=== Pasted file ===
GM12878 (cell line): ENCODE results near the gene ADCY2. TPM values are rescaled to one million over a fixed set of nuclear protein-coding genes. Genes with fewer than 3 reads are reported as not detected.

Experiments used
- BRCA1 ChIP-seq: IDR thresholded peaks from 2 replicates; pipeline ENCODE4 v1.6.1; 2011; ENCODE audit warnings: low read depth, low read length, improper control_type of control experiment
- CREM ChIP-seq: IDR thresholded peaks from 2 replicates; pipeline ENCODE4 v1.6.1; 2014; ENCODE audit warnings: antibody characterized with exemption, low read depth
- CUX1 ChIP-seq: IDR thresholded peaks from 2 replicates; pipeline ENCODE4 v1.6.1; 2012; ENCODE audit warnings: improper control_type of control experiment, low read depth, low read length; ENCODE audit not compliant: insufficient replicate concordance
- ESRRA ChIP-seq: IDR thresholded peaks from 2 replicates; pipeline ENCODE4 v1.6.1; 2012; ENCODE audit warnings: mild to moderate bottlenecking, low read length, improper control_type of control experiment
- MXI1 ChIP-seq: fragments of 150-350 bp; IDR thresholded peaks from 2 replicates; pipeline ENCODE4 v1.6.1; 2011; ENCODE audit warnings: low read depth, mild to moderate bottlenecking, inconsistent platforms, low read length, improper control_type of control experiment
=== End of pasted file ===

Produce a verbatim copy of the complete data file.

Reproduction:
GM12878 (cell line): ENCODE results near the gene ADCY2. TPM values are rescaled to one million over a fixed set of nuclear protein-coding genes. Genes with fewer than 3 reads are reported as not detected.

Experiments used
- BRCA1 ChIP-seq: IDR thresholded peaks from 2 replicates; pipeline ENCODE4 v1.6.1; 2011; ENCODE audit warnings: low read depth, low read length, improper control_type of control experiment
- CREM ChIP-seq: IDR thresholded peaks from 2 replicates; pipeline ENCODE4 v1.6.1; 2014; ENCODE audit warnings: antibody characterized with exemption, low read depth
- CUX1 ChIP-seq: IDR thresholded peaks from 2 replicates; pipeline ENCODE4 v1.6.1; 2012; ENCODE audit warnings: improper control_type of control experiment, low read depth, low read length; ENCODE audit not compliant: insufficient replicate concordance
- ESRRA ChIP-seq: IDR thresholded peaks from 2 replicates; pipeline ENCODE4 v1.6.1; 2012; ENCODE audit warnings: mild to moderate bottlenecking, low read length, improper control_type of control experiment
- MXI1 ChIP-seq: fragments of 150-350 bp; IDR thresholded peaks from 2 replicates; pipeline ENCODE4 v1.6.1; 2011; ENCODE audit warnings: low read depth, mild to moderate bottlenecking, inconsistent platforms, low read length, improper control_type of control experiment